Why is one rig louder than another when both are rated for 400W?

Discussion in 'Amps and Cabs [BG]' started by pokey, Mar 23, 2002.

  1. pokey


    Mar 9, 2002
    I was considering a Firebass head, but at 600$, I shopped around. I found a used Peavey Megabass for 350$ with a small rack and speaker cord included (head is ~10 years old). I liked this head quite a bit, only a few scratches and clean inside. Is is a bi-amp with 200W at 4 ohms per channel (400 full range), 7 band eq, and built in chorus. Looking at used gear it sounded good biamped to a used Hartke 210 and used Ampeg 212 cab. I compared this to new amps with comparable power, a Hartke 4000(400W) and a WM4004(400W). The Megabass going thru only the Hartke 210 was louder than both the Hartke 4000 going thru a Hartke 410 and the WM4004 going thru an SWR 8x10 or 6x10? All the heads were rated 400W at 4 ohms, so at 8 ohms they should be close as well in Watts. All of the cabs were 8 ohm cabs except maybe SWR. I would have thought that the larger cabs would have produced more sound, but the opposite was true. Why?? Is the wattage ratings of the speakers the difference? The 210 was overpowered while the 4x10 and 6or8x10 were underpowered. I am new to these larger setups and do not understand how everything works together yet. Any advice is appreciated. Thanks.
  2. well i'll tell you one thing i've learned about the hartke aluminum cones definately project more and are cut through more, like their punch and attack, compared to other cones, IMHO.
  3. :confused: Ah, one of the greart mysteries of the universe! Why indeed? Shouldn't 400 watts be 400 watts and have the same volume into the same cabinets? Unfortunately, it's so much more complicated than that. I'm not an electrical engineer or anything, but the variables involved with producing something like the combination of a preamp, power amp and speakers preclude any consistency in performance.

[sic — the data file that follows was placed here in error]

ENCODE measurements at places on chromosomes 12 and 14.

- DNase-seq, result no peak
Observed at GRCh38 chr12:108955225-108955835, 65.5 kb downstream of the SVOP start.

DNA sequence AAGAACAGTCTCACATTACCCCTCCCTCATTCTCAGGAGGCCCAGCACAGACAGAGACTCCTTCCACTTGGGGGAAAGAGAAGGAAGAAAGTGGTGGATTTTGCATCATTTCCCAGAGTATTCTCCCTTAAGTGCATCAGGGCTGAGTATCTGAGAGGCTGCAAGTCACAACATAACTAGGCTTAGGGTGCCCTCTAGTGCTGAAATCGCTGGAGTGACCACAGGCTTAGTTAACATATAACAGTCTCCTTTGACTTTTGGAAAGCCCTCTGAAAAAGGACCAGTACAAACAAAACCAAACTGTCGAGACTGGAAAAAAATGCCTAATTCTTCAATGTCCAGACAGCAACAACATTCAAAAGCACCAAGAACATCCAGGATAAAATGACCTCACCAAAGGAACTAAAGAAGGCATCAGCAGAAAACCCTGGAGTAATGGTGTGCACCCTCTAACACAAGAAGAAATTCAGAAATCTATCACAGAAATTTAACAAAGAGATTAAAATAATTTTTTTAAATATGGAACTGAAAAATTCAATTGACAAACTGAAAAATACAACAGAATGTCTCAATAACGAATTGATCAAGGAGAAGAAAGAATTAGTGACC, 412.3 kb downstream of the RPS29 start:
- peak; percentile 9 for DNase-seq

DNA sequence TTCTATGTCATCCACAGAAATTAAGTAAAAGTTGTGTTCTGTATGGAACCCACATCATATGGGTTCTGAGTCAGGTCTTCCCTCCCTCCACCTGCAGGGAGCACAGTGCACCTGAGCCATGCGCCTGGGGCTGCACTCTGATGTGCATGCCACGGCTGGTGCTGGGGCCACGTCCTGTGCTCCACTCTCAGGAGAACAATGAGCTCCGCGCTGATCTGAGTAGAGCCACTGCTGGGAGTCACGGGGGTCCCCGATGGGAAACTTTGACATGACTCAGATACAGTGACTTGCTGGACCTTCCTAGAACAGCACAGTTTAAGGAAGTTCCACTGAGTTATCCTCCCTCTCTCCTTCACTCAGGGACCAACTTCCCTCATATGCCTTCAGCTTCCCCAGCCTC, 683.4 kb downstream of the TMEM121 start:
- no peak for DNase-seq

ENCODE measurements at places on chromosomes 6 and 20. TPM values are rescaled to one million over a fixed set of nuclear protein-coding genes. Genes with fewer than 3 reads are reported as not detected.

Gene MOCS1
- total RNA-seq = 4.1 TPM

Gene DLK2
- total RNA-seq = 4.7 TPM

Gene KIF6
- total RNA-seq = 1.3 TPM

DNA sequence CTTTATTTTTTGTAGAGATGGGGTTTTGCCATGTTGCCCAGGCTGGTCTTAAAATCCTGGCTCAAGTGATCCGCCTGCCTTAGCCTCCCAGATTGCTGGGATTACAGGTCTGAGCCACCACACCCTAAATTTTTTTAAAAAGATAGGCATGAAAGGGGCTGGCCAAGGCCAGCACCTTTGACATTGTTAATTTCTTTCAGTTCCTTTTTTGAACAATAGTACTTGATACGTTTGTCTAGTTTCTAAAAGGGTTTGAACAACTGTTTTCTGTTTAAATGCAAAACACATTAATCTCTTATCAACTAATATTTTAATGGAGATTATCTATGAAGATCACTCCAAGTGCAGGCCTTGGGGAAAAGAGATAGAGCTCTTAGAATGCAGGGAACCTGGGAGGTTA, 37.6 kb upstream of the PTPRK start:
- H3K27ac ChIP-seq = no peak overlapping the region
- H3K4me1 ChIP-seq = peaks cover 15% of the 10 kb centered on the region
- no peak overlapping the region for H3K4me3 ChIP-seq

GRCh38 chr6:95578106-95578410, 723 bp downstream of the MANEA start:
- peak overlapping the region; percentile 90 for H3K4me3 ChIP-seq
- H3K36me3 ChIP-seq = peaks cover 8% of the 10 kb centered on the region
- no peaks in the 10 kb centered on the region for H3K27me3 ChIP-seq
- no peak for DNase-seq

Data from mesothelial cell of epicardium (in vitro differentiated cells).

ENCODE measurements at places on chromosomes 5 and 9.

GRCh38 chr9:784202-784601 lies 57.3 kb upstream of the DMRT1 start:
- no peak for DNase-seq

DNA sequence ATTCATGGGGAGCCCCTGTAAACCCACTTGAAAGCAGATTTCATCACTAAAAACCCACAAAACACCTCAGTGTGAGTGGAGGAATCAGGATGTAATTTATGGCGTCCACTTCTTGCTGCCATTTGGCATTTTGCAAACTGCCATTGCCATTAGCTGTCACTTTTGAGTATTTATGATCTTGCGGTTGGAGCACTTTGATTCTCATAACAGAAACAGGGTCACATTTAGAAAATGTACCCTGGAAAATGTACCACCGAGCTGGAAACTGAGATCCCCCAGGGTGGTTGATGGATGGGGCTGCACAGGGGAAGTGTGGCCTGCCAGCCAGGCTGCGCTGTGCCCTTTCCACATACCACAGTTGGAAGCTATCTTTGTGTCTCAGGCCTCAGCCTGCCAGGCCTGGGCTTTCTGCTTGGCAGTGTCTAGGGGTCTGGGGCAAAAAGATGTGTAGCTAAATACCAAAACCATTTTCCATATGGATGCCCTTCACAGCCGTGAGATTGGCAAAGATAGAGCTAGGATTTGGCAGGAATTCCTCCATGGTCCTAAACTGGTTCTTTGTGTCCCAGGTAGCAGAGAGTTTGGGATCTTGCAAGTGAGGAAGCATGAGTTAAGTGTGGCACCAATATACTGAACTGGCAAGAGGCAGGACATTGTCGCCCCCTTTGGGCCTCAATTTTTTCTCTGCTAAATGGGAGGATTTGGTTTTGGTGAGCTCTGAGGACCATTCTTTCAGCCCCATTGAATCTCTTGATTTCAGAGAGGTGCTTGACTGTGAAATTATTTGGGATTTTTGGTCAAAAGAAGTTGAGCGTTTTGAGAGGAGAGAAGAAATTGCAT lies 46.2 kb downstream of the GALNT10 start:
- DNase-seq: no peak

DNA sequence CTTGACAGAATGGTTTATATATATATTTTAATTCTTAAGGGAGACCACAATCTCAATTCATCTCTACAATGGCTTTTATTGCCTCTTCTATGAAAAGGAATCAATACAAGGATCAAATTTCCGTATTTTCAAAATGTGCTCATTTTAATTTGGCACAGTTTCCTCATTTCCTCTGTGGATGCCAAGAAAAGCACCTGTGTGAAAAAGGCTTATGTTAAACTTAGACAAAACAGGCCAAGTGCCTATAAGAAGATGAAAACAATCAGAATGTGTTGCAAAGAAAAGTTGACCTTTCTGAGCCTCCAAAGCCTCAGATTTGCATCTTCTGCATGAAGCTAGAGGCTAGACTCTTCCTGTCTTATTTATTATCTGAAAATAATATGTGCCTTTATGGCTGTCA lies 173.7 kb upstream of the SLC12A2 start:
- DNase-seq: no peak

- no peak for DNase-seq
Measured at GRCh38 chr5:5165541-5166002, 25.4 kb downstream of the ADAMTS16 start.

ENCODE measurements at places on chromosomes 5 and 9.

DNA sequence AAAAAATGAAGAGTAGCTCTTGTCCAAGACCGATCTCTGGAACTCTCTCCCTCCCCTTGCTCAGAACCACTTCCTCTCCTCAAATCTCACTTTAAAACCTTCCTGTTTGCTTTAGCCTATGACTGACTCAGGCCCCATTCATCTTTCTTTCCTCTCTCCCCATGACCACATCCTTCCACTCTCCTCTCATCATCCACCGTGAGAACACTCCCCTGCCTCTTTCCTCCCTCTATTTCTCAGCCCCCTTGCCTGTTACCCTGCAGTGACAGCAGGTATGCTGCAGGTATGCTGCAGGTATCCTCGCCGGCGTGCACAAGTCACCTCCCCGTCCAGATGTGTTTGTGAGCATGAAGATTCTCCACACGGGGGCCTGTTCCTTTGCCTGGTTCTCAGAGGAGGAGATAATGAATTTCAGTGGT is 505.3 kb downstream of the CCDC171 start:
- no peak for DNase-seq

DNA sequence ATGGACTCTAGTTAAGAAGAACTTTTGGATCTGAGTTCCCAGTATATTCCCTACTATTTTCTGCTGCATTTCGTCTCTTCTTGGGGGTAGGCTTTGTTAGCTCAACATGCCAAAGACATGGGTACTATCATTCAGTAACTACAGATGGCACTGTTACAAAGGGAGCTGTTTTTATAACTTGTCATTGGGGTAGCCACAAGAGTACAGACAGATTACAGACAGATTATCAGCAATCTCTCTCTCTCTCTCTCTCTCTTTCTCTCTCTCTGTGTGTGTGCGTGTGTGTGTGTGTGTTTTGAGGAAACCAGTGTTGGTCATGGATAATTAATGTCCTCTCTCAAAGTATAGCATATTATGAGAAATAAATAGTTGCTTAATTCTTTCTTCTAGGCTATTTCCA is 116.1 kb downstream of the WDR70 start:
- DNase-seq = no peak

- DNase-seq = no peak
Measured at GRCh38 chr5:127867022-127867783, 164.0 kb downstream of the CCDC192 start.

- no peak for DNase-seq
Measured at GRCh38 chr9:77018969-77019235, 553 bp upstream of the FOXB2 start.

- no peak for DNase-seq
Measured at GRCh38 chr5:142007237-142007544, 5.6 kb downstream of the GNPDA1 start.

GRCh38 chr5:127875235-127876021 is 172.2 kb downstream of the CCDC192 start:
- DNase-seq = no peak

Perhaps some of the more technical types out there can throw some light on this often pondered dilema.
  4. Stupidnick


    Mar 22, 2002
    ...my room...
    I think it has to do with ohms...
    I once heard "its not how many watts you have but the ohms".. hmm like think about those small surround sound speakers... how you get that much power out of something that small?
    search for Ohms..
    i know that might sound bad.. i hope not dood i just dont know much about ohms at all really but ive heard that
  5. Christopher


    Apr 28, 2000
    New York, NY
    Power specs are always approximate. The lone fact that an amp is rated at 400W RMS doesn't really tell you much about how much power the amp at any given moment in time and where it maxes out (peak power).

    Factor in differences in speaker cabinet efficiency (SPL), cabinet and cone design, room acoustics and EQ, and things are no longer comparable on paper. The only way to really tell is to test the equipment.